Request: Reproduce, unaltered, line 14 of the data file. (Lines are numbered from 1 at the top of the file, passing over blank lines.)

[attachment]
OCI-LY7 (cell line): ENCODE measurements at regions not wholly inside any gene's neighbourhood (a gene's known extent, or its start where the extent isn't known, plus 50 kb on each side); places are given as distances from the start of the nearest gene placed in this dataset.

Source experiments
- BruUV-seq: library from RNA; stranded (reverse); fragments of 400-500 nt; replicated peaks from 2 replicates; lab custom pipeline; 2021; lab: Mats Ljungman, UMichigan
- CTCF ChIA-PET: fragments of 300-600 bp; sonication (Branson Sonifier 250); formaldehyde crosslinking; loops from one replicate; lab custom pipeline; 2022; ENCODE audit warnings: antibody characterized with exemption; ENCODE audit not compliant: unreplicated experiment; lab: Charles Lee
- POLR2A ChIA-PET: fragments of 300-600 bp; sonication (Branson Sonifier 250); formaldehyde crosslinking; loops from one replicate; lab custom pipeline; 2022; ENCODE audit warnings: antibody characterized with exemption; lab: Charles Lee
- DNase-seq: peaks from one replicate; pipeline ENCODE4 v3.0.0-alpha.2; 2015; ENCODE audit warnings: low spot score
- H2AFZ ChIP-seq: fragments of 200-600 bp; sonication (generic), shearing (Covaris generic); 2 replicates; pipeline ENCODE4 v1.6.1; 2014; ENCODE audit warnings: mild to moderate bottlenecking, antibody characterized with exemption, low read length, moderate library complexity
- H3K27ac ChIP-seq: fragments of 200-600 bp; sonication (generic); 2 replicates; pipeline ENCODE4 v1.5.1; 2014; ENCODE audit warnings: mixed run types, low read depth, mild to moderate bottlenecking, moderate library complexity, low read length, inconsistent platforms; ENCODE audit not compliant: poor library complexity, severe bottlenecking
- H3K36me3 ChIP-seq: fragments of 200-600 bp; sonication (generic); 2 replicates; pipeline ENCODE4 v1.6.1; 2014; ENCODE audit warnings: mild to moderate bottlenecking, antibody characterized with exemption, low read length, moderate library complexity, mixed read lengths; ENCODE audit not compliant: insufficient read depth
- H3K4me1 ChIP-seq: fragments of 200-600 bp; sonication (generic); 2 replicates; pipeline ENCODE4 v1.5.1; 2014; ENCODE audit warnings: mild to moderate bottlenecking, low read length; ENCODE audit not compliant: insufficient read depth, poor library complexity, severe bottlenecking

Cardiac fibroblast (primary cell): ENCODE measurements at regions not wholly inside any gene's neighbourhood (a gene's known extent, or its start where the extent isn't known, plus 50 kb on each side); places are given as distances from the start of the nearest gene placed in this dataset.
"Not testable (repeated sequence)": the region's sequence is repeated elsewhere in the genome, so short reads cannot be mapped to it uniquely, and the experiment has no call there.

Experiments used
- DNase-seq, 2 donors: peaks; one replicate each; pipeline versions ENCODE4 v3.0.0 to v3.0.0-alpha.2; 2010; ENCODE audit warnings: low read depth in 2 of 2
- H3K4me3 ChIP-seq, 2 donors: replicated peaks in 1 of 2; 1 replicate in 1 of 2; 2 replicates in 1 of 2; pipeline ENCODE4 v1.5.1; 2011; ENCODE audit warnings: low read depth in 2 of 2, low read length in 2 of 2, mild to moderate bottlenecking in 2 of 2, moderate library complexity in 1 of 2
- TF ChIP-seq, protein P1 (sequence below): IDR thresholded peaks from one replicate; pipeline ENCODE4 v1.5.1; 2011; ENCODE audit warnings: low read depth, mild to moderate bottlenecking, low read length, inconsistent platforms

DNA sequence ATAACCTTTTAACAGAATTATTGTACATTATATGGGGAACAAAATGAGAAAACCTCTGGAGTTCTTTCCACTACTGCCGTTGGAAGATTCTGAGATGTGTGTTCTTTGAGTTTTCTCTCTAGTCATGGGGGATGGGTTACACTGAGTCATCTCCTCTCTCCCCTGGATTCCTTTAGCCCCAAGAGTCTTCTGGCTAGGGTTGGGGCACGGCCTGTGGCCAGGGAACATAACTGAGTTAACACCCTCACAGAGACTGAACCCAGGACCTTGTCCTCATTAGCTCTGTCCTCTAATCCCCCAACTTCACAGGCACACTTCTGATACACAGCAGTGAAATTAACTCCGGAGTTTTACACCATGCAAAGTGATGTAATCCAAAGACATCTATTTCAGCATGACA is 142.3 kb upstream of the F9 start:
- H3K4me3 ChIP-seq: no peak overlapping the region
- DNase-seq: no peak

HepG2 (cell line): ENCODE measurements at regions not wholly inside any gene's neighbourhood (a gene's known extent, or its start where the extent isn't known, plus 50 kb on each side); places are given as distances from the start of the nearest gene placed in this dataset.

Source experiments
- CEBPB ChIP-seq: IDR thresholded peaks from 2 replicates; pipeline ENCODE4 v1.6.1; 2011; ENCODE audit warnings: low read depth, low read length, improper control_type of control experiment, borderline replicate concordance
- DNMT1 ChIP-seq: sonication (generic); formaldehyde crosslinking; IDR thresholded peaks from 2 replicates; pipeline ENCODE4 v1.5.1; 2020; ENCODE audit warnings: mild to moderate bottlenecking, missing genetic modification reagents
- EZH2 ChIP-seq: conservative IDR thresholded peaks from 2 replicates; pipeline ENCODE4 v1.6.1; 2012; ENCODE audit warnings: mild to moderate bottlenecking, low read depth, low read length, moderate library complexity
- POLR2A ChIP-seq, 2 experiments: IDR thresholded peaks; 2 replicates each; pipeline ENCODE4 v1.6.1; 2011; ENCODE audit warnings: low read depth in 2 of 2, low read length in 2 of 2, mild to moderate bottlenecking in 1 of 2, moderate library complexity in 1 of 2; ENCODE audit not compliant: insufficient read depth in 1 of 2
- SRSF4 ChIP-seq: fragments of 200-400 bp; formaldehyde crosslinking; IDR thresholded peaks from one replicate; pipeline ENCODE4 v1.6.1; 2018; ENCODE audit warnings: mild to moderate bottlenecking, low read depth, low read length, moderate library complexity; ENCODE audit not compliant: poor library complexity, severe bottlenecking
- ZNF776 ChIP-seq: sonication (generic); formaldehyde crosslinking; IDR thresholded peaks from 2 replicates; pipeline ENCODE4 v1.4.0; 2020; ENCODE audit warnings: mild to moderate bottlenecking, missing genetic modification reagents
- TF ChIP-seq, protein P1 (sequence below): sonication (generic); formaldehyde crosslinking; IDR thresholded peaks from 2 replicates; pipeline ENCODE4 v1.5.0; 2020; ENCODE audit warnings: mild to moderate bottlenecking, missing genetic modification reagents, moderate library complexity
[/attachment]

- DNase-seq, 2 donors: peaks; one replicate each; pipeline versions ENCODE4 v3.0.0 to v3.0.0-alpha.2; 2010; ENCODE audit warnings: low read depth in 2 of 2